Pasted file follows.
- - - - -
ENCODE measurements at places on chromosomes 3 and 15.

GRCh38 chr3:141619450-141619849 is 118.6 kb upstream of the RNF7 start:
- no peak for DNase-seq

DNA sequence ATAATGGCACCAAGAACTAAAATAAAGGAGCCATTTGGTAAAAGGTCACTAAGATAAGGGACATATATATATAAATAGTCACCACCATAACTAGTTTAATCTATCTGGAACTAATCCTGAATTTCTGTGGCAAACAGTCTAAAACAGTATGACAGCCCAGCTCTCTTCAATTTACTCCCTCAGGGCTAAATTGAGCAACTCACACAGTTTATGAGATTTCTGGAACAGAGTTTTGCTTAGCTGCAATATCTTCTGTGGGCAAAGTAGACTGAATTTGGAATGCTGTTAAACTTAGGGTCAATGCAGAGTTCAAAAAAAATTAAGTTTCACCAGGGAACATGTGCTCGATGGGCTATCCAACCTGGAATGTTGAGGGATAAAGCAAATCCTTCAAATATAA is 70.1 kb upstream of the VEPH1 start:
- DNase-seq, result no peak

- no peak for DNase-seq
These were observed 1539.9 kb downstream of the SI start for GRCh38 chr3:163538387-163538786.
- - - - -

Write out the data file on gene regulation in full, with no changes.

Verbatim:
ENCODE measurements at places on chromosomes 3 and 15.

GRCh38 chr3:141619450-141619849 is 118.6 kb upstream of the RNF7 start:
- no peak for DNase-seq

DNA sequence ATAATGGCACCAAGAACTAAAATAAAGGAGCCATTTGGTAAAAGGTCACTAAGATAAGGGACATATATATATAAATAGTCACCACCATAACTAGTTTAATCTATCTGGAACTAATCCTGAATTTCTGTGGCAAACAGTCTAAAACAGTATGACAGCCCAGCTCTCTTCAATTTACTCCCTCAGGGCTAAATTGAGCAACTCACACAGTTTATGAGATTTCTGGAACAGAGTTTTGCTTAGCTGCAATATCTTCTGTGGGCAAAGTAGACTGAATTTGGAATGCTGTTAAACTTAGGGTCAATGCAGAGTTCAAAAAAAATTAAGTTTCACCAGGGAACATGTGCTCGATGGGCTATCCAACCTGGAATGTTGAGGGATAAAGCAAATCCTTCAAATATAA is 70.1 kb upstream of the VEPH1 start:
- DNase-seq, result no peak

- no peak for DNase-seq
These were observed 1539.9 kb downstream of the SI start for GRCh38 chr3:163538387-163538786.